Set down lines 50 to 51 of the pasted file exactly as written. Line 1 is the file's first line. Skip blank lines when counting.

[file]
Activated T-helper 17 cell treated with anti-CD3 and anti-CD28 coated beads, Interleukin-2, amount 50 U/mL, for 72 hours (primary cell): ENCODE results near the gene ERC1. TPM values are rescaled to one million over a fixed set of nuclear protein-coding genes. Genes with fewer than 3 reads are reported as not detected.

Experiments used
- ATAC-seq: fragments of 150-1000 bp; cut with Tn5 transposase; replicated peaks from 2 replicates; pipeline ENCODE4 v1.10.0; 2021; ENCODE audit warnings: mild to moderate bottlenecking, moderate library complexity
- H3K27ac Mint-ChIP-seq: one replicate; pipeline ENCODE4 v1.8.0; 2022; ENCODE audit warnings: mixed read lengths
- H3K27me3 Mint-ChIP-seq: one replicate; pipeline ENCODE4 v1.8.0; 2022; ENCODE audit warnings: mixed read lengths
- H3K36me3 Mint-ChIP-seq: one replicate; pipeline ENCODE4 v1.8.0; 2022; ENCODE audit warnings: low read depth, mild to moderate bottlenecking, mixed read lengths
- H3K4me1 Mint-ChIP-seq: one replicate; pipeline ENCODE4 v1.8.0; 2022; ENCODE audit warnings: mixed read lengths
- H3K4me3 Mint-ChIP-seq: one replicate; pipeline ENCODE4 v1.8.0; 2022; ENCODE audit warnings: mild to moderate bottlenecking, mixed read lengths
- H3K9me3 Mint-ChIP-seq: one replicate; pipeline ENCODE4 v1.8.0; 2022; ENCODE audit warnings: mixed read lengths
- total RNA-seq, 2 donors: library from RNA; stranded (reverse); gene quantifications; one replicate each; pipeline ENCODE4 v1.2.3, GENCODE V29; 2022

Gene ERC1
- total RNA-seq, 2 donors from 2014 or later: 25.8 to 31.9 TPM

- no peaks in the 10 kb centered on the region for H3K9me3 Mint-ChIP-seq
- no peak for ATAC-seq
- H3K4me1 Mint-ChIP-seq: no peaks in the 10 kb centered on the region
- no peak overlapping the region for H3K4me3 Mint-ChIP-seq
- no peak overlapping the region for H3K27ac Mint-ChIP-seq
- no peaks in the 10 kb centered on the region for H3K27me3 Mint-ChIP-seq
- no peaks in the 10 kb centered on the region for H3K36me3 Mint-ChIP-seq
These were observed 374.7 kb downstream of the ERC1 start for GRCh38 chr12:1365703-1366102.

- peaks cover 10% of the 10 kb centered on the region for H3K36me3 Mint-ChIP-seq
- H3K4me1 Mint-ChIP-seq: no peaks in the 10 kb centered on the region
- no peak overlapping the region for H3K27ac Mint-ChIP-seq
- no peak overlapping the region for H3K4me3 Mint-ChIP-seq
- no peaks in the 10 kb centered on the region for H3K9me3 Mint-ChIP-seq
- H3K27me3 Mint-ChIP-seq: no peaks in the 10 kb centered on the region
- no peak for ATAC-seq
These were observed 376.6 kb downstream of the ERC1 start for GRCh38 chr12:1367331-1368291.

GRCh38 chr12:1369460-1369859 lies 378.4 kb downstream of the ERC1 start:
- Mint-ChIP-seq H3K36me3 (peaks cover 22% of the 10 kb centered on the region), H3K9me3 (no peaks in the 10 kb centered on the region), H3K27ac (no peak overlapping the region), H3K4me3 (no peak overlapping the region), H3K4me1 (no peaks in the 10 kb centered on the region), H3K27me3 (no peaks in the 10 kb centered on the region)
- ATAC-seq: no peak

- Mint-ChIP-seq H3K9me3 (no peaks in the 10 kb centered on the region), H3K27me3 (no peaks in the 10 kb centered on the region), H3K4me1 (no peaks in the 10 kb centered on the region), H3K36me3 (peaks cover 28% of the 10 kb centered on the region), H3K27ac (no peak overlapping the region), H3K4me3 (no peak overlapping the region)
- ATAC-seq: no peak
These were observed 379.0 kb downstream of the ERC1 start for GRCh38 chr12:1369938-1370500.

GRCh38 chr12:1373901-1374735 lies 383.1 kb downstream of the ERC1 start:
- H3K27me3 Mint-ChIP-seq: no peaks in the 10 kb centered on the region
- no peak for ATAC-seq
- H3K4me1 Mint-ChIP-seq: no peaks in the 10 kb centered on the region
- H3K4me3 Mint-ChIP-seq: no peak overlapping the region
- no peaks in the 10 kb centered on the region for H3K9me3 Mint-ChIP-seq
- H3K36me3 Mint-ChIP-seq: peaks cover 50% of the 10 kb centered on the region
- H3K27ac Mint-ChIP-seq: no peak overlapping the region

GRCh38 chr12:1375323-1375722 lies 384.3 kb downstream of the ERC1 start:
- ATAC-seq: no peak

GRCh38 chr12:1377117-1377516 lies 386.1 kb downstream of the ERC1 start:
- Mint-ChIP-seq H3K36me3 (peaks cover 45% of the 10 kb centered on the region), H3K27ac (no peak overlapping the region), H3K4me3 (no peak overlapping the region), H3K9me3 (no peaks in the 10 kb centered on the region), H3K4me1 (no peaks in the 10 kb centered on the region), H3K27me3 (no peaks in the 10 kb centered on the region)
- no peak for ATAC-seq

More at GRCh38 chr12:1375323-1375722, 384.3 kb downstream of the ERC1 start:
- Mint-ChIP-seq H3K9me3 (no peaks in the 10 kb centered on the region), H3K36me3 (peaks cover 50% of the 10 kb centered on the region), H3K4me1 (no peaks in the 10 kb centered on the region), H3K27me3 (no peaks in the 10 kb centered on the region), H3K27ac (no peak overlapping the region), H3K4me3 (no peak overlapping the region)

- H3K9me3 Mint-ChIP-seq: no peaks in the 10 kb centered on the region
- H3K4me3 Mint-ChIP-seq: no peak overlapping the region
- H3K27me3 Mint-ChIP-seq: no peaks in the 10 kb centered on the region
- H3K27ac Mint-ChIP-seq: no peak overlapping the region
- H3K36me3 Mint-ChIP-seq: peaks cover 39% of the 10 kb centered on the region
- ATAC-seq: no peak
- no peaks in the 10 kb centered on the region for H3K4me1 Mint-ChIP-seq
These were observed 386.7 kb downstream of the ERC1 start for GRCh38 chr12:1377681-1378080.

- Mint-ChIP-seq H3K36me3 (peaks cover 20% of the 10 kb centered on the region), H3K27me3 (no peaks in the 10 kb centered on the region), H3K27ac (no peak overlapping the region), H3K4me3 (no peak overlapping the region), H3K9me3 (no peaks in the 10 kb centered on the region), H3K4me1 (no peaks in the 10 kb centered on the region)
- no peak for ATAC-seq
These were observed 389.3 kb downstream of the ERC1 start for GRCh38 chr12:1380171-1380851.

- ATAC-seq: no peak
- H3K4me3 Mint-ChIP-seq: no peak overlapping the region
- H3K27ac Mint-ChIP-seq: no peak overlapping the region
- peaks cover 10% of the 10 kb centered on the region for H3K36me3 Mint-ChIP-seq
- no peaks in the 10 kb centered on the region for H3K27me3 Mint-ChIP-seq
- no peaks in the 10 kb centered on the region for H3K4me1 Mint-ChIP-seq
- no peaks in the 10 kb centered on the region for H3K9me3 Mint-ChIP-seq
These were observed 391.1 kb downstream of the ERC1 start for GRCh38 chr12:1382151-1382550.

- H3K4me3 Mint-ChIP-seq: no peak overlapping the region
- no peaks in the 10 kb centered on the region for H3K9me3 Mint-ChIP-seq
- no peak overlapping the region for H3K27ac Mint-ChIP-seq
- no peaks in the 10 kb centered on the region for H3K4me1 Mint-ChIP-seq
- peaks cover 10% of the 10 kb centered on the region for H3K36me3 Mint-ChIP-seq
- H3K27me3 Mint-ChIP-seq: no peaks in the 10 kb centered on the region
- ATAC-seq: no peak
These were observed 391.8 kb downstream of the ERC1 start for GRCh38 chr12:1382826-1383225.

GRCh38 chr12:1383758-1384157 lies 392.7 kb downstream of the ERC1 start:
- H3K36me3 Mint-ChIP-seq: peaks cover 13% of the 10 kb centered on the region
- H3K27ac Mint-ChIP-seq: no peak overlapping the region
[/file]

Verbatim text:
- H3K9me3 Mint-ChIP-seq: no peaks in the 10 kb centered on the region
- H3K4me3 Mint-ChIP-seq: no peak overlapping the region